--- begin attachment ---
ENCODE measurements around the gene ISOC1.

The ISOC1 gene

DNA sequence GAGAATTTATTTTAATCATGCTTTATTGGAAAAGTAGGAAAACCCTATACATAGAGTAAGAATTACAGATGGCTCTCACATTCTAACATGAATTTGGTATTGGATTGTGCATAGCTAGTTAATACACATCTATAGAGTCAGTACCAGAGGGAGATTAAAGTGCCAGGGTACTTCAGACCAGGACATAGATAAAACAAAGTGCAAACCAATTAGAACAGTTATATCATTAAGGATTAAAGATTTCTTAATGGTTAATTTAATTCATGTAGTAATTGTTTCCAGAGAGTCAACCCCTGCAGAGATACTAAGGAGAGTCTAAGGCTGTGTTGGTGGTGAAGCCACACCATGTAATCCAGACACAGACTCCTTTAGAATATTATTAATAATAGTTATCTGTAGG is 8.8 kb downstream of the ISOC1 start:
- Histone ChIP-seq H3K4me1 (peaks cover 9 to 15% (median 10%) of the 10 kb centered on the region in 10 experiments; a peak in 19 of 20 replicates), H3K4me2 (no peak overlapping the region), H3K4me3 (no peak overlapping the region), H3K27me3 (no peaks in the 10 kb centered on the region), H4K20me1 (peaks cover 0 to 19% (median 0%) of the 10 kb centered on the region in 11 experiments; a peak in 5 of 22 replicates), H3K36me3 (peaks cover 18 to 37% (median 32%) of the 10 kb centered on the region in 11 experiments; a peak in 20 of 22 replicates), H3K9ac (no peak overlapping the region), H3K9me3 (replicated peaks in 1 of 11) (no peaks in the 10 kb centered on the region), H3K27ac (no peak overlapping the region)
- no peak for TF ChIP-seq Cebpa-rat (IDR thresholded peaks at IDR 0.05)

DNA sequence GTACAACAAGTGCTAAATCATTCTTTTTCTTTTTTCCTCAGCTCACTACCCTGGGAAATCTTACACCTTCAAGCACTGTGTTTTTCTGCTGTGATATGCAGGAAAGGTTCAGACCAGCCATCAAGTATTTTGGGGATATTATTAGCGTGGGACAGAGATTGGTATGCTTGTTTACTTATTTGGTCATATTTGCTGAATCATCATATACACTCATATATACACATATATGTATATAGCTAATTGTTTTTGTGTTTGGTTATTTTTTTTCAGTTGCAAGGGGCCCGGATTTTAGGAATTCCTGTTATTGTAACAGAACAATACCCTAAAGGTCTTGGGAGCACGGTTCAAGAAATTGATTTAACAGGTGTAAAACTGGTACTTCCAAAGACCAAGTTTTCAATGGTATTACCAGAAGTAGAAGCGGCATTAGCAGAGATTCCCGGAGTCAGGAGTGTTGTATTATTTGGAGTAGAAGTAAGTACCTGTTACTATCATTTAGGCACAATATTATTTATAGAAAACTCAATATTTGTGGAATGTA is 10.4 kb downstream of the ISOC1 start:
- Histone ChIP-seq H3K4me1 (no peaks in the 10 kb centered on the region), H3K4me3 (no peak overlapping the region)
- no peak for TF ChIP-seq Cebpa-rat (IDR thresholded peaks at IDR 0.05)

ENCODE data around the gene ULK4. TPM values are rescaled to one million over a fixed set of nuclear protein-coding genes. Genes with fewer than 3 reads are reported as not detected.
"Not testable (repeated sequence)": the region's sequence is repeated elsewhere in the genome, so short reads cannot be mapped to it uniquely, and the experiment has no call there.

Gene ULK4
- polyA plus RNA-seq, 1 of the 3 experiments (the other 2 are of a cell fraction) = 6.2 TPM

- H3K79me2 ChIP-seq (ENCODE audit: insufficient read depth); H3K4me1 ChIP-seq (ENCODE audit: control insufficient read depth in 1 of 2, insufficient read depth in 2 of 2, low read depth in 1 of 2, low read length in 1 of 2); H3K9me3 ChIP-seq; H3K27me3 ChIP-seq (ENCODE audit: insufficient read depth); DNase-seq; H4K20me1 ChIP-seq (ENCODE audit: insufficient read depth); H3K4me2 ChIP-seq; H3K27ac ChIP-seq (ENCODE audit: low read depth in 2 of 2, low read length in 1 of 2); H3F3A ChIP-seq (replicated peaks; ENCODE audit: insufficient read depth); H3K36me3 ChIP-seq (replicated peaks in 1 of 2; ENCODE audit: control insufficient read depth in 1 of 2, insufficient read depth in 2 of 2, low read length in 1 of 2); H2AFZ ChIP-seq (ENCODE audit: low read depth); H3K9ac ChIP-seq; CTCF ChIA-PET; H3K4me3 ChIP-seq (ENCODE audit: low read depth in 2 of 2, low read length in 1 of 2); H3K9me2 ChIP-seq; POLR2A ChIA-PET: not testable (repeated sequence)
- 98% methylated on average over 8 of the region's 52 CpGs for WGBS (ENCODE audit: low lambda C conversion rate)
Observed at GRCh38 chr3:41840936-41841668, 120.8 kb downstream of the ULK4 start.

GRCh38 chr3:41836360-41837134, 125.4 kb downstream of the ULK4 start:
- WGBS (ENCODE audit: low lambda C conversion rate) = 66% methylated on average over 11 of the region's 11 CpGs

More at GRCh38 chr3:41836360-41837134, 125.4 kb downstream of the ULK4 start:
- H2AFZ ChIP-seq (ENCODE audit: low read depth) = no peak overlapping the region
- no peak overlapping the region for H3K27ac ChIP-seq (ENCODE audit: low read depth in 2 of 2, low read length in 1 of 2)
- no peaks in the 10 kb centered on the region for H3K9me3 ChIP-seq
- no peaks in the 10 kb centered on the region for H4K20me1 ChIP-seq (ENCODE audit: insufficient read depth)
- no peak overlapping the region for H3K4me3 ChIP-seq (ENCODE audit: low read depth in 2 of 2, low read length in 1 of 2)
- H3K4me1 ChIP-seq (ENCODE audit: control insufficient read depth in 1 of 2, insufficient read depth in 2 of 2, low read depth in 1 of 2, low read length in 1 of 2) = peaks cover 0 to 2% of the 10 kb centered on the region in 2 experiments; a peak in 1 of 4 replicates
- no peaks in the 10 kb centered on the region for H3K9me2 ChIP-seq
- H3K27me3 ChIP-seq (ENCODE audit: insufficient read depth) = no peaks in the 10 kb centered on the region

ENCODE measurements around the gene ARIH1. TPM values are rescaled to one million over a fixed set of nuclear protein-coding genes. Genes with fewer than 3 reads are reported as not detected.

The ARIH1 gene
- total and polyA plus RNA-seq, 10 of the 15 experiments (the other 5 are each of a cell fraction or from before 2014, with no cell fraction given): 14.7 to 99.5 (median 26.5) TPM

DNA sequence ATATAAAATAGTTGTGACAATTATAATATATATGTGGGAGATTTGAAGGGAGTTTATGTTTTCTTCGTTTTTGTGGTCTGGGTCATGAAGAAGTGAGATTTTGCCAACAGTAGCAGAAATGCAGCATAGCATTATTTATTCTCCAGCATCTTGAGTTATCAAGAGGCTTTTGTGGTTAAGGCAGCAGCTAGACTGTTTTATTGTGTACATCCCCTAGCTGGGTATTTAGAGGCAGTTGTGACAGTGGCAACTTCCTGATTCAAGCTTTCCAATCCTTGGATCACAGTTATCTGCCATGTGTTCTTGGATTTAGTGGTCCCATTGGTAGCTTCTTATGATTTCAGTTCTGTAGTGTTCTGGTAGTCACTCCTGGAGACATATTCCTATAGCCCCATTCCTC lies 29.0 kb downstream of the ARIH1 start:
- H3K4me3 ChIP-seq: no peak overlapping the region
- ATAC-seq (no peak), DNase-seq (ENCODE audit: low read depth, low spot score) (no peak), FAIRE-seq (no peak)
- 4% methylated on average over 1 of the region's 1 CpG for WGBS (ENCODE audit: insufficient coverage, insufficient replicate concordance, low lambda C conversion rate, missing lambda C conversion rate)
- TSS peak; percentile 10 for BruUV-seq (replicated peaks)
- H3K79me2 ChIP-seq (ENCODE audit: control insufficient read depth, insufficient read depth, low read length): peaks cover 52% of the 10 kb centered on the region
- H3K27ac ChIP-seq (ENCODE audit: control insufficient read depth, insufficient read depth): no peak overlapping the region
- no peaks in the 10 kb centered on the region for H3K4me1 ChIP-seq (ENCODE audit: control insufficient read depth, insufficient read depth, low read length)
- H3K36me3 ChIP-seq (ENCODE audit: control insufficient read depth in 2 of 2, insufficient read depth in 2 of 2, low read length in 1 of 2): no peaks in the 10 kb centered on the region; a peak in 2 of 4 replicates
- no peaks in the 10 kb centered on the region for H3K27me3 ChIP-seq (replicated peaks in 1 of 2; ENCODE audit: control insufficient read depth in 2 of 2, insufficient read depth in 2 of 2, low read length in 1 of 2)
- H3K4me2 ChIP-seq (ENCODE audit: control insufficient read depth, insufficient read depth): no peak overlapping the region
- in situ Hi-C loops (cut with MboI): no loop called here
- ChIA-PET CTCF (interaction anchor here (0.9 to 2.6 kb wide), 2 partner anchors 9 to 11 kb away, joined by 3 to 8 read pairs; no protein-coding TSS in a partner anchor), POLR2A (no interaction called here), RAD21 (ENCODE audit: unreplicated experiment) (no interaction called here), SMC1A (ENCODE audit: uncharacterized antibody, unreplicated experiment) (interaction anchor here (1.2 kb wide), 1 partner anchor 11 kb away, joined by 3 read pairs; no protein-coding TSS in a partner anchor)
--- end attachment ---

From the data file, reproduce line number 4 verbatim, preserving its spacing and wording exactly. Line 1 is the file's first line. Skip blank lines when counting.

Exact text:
- Histone ChIP-seq H3K4me1 (peaks cover 9 to 15% (median 10%) of the 10 kb centered on the region in 10 experiments; a peak in 19 of 20 replicates), H3K4me2 (no peak overlapping the region), H3K4me3 (no peak overlapping the region), H3K27me3 (no peaks in the 10 kb centered on the region), H4K20me1 (peaks cover 0 to 19% (median 0%) of the 10 kb centered on the region in 11 experiments; a peak in 5 of 22 replicates), H3K36me3 (peaks cover 18 to 37% (median 32%) of the 10 kb centered on the region in 11 experiments; a peak in 20 of 22 replicates), H3K9ac (no peak overlapping the region), H3K9me3 (replicated peaks in 1 of 11) (no peaks in the 10 kb centered on the region), H3K27ac (no peak overlapping the region)